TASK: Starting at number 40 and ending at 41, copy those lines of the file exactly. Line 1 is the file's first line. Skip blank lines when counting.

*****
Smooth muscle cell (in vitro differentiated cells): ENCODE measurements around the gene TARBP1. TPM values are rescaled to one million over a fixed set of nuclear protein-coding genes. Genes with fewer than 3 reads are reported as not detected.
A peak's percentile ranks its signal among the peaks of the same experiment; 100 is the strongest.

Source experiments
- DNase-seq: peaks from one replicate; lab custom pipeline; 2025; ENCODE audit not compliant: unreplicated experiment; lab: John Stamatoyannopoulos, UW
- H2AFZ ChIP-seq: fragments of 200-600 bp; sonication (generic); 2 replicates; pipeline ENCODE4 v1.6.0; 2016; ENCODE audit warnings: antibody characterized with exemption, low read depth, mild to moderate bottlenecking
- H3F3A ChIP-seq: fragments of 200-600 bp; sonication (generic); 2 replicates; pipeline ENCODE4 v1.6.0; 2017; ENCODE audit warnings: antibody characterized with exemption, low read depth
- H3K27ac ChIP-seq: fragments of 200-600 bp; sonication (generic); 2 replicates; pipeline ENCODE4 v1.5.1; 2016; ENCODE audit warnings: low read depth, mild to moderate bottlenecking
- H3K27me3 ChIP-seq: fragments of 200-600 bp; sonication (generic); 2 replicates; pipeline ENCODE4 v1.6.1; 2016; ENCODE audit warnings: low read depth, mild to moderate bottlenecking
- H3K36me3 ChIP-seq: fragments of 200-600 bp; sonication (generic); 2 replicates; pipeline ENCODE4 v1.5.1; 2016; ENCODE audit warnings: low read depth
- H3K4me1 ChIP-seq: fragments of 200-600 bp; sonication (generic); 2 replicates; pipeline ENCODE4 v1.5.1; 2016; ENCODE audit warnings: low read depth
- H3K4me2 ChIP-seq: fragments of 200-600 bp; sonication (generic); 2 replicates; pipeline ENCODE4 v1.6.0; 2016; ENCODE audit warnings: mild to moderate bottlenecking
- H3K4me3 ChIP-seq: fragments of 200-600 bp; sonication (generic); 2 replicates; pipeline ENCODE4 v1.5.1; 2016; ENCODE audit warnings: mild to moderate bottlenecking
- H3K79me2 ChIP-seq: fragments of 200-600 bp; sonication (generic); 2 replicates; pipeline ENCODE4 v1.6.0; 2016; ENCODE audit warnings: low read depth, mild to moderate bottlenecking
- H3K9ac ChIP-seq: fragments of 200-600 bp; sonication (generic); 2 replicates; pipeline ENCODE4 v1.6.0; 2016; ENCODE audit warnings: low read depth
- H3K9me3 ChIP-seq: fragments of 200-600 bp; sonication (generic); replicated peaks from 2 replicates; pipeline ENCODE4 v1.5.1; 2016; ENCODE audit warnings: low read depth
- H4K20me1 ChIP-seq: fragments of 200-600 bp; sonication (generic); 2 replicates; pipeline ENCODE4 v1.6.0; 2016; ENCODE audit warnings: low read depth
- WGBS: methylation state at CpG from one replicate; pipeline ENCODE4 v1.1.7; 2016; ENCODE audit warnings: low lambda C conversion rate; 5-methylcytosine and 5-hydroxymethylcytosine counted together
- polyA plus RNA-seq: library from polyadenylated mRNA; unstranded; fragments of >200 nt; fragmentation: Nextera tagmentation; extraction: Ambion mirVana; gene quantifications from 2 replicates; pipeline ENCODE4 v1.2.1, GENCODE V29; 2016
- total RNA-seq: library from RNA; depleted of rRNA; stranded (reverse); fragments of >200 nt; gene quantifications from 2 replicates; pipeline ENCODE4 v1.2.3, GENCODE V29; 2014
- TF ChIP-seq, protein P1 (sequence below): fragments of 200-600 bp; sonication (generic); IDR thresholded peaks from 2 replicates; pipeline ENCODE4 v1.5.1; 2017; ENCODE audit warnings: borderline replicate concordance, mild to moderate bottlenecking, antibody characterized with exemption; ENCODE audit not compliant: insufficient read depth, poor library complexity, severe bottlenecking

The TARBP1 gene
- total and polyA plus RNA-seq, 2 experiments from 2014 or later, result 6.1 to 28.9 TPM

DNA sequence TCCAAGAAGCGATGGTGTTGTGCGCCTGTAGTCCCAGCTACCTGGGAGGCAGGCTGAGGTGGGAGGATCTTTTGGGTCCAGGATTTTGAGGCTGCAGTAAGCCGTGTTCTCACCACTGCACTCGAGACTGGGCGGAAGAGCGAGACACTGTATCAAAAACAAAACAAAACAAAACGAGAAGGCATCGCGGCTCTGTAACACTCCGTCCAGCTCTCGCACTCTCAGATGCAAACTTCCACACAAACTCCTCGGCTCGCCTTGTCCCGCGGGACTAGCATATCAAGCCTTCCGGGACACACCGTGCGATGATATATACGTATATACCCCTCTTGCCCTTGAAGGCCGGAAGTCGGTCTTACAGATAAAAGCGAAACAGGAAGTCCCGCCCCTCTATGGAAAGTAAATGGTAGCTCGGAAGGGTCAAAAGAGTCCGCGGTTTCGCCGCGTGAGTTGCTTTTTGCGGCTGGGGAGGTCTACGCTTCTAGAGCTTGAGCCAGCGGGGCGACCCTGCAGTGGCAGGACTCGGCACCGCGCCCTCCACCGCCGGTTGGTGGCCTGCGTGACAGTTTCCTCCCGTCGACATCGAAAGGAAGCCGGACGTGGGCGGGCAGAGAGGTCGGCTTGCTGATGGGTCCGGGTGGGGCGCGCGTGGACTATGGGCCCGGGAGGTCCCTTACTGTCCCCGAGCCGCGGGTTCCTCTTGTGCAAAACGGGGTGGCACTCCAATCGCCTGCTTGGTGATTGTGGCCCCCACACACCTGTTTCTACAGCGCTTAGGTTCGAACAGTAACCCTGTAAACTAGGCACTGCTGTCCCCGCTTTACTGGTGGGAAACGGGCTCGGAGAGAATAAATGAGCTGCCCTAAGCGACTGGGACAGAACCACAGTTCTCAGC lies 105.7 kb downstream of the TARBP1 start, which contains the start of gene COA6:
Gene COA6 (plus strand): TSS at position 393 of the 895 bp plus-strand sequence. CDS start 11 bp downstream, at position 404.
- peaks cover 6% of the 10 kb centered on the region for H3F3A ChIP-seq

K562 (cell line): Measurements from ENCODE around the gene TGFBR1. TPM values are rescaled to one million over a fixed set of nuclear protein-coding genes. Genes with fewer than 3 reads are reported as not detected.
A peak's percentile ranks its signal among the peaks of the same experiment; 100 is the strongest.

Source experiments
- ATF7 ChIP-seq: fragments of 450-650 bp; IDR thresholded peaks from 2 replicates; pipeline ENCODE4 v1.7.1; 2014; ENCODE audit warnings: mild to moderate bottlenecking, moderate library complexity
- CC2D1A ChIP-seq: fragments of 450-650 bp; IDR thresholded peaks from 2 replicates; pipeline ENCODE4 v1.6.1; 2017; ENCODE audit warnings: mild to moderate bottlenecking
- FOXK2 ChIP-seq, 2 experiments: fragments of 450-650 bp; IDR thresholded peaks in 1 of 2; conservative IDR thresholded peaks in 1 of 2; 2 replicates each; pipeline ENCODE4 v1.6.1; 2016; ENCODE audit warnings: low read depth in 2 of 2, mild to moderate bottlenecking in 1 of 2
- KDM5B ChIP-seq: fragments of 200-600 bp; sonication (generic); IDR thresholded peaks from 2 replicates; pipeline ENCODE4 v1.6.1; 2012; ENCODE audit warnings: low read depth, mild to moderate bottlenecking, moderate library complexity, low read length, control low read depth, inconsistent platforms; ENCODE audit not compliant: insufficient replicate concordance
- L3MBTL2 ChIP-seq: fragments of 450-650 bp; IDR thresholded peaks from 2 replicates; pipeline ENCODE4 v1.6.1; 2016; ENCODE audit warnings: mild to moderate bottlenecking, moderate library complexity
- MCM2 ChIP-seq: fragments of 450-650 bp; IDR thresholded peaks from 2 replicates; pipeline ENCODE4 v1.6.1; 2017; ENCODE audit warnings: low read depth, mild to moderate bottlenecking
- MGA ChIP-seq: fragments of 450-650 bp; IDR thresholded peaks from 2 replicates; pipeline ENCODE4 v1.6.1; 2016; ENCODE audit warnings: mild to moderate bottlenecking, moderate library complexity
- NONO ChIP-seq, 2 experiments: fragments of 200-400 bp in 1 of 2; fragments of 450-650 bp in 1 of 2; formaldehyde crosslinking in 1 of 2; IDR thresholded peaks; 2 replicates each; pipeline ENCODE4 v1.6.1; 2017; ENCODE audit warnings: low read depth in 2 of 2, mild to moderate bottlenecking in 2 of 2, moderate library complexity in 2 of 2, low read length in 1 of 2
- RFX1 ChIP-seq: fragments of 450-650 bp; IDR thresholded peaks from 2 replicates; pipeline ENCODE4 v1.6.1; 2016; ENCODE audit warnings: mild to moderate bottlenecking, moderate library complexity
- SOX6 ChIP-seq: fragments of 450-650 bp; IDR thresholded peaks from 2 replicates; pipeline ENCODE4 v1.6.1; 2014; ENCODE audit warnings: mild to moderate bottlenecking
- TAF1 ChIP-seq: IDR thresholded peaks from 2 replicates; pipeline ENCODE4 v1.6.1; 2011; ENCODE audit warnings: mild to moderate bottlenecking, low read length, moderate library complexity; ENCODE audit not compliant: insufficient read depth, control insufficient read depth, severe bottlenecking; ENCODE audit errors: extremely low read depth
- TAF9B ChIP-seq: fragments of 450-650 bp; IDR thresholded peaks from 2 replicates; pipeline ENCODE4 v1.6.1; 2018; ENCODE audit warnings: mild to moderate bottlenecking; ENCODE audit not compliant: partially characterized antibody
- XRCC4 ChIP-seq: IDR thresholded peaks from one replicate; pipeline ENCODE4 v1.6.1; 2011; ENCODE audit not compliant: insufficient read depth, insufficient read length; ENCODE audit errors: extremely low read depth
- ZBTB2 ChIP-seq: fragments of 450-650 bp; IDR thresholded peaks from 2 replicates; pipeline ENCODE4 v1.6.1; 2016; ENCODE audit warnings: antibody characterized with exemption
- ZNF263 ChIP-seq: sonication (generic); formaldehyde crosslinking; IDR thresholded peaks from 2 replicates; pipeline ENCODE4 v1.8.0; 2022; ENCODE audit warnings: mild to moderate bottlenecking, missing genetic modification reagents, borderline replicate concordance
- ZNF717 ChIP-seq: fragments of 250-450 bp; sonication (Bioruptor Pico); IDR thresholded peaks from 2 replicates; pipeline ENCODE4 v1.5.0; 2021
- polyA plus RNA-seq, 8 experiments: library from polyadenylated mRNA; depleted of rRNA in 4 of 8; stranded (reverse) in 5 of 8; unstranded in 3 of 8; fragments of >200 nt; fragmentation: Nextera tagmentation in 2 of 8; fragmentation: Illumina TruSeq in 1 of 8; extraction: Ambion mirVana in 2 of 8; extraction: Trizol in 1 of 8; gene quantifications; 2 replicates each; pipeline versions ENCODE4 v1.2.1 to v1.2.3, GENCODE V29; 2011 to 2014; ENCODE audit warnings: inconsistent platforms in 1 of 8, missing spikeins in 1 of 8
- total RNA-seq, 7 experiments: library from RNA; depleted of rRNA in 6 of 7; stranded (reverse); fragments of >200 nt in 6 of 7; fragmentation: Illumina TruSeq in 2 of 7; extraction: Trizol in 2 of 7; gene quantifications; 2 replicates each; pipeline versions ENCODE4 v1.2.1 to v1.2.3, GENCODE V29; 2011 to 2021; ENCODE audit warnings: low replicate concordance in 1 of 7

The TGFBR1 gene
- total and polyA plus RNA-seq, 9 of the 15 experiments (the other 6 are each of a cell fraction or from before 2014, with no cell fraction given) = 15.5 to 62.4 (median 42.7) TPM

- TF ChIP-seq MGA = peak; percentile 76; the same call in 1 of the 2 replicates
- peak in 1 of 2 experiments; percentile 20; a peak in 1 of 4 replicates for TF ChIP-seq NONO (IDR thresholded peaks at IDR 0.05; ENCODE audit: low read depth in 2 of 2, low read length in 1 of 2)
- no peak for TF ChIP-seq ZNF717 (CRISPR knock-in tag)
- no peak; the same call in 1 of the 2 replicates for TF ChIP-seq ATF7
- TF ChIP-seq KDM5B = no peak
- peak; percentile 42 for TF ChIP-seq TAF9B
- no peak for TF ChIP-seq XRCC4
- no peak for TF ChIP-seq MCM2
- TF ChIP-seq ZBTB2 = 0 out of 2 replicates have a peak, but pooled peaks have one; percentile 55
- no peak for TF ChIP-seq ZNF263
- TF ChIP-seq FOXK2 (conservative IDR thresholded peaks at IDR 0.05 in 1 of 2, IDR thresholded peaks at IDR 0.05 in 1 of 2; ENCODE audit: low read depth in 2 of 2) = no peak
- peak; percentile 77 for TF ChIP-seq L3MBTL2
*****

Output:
- TAF9B ChIP-seq: fragments of 450-650 bp; IDR thresholded peaks from 2 replicates; pipeline ENCODE4 v1.6.1; 2018; ENCODE audit warnings: mild to moderate bottlenecking; ENCODE audit not compliant: partially characterized antibody
- XRCC4 ChIP-seq: IDR thresholded peaks from one replicate; pipeline ENCODE4 v1.6.1; 2011; ENCODE audit not compliant: insufficient read depth, insufficient read length; ENCODE audit errors: extremely low read depth